Yves Marchand & Romain Meffre Sam Harris on Spirituality without Religion, Happiness, and How to Cultivate the Art of Presence by Maria Popova “Our world is dangerously riven by religious doctrines that all educated people should condemn, and yet there is more to understanding the human condition than science and secular culture generally admit.” Nietzsche’s famous proclamation that “God is dead” is among modern history’s most oft-cited aphorisms, and yet as is often the case with its ilk, such quotations often miss the broader context in a way that bespeaks the lazy reductionism with which we tend to approach questions of spirituality today. Nietzsche himself clarified the full dimension of his statement six years later, in a passage from The Twilight of Idols, where he explained that “God” simply signified the supersensory realm, or “true world,” and wrote: “We have abolished the true world. Sam Harris by Bara Vetenskap Harris writes: Our minds are all we have. Most of us spend our time seeking happiness and security without acknowledging the underlying purpose of our search. Donating = Loving Share on Tumblr

The Art of Building 2012 photography competition finalists A decaying mosque synagogue, a staircase of scaffolding and the steel structure of London's Olympic stadium feature in the twelve shortlisted images from a photography competition to capture architecture from around the world. Top: A Place for Aitor Ortiz Above: Faith Keeper One image depicts a factory warehouse that looks more like a temple, while others show a brick kiln in Vietnam, a spiral staircase in Singapore and a shack made from scrap materials in South Africa. Above: Sea of Stairs UK organisation the Chartered Institute of Building will award a prize of £2,000 to the winning photographer of the Art of Building contest, who will be chosen by a public vote. Above: Construction You can register your vote for free by visiting the competition website before 6 September. Above: Eagle Eye We've featured stories about two of the projects featured in the photographs; the London 2012 Olympic Stadium and the NHow Hotel Berlin. Above: Shacks built out of necessity Above: In the Brick Kiln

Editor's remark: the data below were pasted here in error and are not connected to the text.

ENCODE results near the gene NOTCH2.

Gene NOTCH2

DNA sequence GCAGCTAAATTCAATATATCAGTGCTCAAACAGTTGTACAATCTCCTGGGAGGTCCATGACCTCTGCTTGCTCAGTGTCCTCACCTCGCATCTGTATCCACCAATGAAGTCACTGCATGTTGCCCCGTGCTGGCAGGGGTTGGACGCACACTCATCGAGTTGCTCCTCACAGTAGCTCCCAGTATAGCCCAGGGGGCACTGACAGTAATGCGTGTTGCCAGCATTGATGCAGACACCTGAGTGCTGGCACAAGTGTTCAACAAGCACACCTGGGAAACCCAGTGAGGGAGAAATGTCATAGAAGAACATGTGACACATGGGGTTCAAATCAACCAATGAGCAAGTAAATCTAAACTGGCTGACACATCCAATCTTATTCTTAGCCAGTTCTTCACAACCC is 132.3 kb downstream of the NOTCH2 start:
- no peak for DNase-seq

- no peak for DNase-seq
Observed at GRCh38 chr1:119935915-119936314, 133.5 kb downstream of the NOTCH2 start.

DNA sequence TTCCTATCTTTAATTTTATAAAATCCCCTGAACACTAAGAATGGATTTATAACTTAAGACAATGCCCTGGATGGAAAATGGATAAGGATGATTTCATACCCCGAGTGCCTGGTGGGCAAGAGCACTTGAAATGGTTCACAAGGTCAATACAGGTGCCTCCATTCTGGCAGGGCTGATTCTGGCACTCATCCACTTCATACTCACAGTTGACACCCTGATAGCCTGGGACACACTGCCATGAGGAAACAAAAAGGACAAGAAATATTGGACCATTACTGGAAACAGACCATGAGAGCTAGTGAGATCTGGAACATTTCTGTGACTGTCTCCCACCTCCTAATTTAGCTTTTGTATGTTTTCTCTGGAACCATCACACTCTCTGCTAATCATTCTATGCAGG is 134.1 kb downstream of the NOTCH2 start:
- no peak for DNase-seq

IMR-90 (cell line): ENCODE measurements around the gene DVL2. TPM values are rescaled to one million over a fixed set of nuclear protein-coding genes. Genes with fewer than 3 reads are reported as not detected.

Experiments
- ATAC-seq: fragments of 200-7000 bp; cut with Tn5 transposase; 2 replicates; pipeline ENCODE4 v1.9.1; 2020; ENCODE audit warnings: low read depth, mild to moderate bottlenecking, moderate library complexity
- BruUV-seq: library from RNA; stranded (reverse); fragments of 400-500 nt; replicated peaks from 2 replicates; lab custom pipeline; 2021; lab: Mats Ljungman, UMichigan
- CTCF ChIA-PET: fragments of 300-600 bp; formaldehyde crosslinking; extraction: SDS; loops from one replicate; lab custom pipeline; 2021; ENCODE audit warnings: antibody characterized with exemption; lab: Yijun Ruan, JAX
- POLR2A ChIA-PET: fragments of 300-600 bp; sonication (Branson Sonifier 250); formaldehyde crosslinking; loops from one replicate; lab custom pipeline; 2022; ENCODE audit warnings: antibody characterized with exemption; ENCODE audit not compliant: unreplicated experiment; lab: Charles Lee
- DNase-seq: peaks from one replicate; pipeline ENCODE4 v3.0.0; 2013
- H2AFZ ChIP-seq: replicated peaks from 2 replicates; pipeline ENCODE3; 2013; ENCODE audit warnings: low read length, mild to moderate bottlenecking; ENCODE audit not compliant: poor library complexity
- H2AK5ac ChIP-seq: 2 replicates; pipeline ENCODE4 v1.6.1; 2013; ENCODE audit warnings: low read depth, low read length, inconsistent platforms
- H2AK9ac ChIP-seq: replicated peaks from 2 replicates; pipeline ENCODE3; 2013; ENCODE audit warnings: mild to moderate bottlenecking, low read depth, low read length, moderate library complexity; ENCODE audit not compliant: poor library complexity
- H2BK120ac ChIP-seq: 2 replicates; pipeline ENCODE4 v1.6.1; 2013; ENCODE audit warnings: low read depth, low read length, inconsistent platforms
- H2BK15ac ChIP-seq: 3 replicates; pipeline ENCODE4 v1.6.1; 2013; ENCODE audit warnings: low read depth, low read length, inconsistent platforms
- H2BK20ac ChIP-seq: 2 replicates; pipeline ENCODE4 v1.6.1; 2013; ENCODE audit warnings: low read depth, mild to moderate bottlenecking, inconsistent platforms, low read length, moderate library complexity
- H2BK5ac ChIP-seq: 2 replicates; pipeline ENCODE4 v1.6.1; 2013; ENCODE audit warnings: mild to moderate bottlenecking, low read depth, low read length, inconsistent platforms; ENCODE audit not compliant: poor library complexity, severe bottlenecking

Erowid Building Photography Varieties of Nondual Realization (c) Copyright 2006 by Timothy Conway [Note: This paper was originally written as a rather free-wheeling overview essay for professionals in the mental health field and/or satsang leaders of nondually-oriented gatherings. For this web-version of the essay, I have removed all diacritical marks. Boldfaced numbers refer to endnotes at the end of the essay.] Right HERE is the Heart of existence—Pure Solid Awareness—the profound Truth or Reality1 of whatever experience/experiencer arises. This is Nondual Realization, the quintessential mystical experiencing. In the grand dream of life, it is historically significant that western psychology, through the work of cutting-edge theorists and clinicians, has increasingly integrated the traditionally mystical-spiritual nondual perspective. In this genuine nondual awakening, the chronic felt-sense of identifying with the particular yields unto realization of operating from and flourishing as the Whole. 4) Nonduality in emotional experience.

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Psilocybin Advanced Cancer Anxiety Study The primary objective of this double-blind, placebo-controlled pilot study is to assess the efficacy of psilocybin administration (4-phosphoryloxy-N,N-dimethyltryptamine), a serotonergic psychoactive agent, on psychosocial distress, with the specific primary outcome variable being anxiety associated with cancer. Secondary outcome measures will look at the effect of psilocybin on symptoms of pain perception, depression, existential/psychospiritual distress, attitudes towards disease progression and death, quality of life, and spiritual/mystical states of consciousness. In addition, a secondary objective of the study is to determine the feasibility of administering psilocybin to this patient population, with regards to the following issues: safety, patient recruitment, consent for treatment, and retention. The duration of the proposed investigation will be long enough to administer the drug one time to each of thirty-two patients and to conduct follow-up assessments.